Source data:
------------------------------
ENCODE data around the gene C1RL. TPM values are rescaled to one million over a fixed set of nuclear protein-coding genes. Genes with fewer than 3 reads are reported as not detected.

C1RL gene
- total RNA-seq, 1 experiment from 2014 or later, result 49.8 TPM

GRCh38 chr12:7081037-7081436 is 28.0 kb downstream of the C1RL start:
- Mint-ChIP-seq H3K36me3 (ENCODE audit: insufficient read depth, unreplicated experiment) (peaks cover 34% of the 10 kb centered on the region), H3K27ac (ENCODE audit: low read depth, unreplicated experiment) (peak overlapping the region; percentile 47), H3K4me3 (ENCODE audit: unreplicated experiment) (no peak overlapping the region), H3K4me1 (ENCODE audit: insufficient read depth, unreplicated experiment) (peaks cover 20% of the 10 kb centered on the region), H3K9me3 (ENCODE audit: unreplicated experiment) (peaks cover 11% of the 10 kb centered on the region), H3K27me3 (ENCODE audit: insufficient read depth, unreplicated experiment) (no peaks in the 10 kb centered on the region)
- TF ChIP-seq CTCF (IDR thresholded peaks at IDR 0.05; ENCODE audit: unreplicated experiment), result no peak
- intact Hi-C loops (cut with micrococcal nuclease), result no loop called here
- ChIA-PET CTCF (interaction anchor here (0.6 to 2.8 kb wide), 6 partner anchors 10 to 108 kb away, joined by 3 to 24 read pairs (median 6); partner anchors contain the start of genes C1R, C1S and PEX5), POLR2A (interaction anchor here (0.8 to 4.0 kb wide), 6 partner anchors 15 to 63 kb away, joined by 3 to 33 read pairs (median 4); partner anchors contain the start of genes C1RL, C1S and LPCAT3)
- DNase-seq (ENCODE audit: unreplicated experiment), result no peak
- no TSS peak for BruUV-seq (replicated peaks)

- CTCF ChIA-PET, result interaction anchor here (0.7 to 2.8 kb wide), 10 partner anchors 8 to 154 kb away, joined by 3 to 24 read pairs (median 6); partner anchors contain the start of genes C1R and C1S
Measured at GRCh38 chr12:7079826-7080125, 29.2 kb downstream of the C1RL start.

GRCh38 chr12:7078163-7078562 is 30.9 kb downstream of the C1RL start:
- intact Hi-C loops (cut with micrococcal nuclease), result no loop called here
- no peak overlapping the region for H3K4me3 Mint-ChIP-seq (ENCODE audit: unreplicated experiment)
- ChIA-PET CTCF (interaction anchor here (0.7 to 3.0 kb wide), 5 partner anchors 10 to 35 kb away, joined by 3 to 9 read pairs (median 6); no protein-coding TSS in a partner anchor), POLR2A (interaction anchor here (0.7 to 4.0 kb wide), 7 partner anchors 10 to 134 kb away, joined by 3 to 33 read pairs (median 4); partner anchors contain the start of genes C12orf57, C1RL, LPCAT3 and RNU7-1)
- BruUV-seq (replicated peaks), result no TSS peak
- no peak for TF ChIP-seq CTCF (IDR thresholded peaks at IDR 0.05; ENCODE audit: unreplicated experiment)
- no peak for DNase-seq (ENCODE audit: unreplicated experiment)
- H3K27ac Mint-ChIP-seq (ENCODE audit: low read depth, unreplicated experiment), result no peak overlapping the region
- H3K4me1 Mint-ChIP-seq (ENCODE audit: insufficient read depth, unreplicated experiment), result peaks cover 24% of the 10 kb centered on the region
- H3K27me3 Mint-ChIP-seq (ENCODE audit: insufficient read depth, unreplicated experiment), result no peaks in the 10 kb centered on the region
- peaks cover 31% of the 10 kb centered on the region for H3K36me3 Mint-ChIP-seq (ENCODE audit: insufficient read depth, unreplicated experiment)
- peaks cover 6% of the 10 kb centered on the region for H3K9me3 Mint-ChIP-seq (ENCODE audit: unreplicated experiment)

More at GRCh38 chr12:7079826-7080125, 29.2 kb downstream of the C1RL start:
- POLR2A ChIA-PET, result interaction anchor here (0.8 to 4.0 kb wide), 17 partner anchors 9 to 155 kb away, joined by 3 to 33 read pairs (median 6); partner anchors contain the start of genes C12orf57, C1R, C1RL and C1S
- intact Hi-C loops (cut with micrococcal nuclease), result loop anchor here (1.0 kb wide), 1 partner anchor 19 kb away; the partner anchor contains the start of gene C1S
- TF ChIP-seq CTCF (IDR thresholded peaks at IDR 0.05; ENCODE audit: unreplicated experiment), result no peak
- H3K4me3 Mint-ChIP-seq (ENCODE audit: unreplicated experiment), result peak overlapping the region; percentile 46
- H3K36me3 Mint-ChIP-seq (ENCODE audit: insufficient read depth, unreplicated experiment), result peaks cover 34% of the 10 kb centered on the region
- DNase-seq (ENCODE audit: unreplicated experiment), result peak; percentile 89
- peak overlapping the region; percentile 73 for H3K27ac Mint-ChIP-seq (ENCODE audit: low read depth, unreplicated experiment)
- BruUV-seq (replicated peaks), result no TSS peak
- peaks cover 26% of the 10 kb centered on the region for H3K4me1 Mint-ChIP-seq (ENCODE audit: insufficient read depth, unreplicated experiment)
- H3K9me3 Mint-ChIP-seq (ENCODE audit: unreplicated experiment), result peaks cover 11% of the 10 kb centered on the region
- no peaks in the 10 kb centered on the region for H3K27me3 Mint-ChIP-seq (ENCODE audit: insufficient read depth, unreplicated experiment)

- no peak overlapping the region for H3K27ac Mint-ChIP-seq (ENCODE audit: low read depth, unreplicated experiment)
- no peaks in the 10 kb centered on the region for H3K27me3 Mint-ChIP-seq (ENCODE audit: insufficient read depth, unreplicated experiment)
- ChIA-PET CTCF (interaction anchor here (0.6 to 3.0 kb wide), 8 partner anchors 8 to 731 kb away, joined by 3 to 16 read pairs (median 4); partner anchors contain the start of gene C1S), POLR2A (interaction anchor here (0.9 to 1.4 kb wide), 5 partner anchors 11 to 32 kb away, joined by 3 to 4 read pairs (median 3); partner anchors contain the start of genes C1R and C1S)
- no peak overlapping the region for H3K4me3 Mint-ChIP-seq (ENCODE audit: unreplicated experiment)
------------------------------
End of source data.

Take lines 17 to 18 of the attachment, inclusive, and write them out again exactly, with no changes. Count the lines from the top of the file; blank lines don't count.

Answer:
- BruUV-seq (replicated peaks), result no TSS peak
- no peak for TF ChIP-seq CTCF (IDR thresholded peaks at IDR 0.05; ENCODE audit: unreplicated experiment)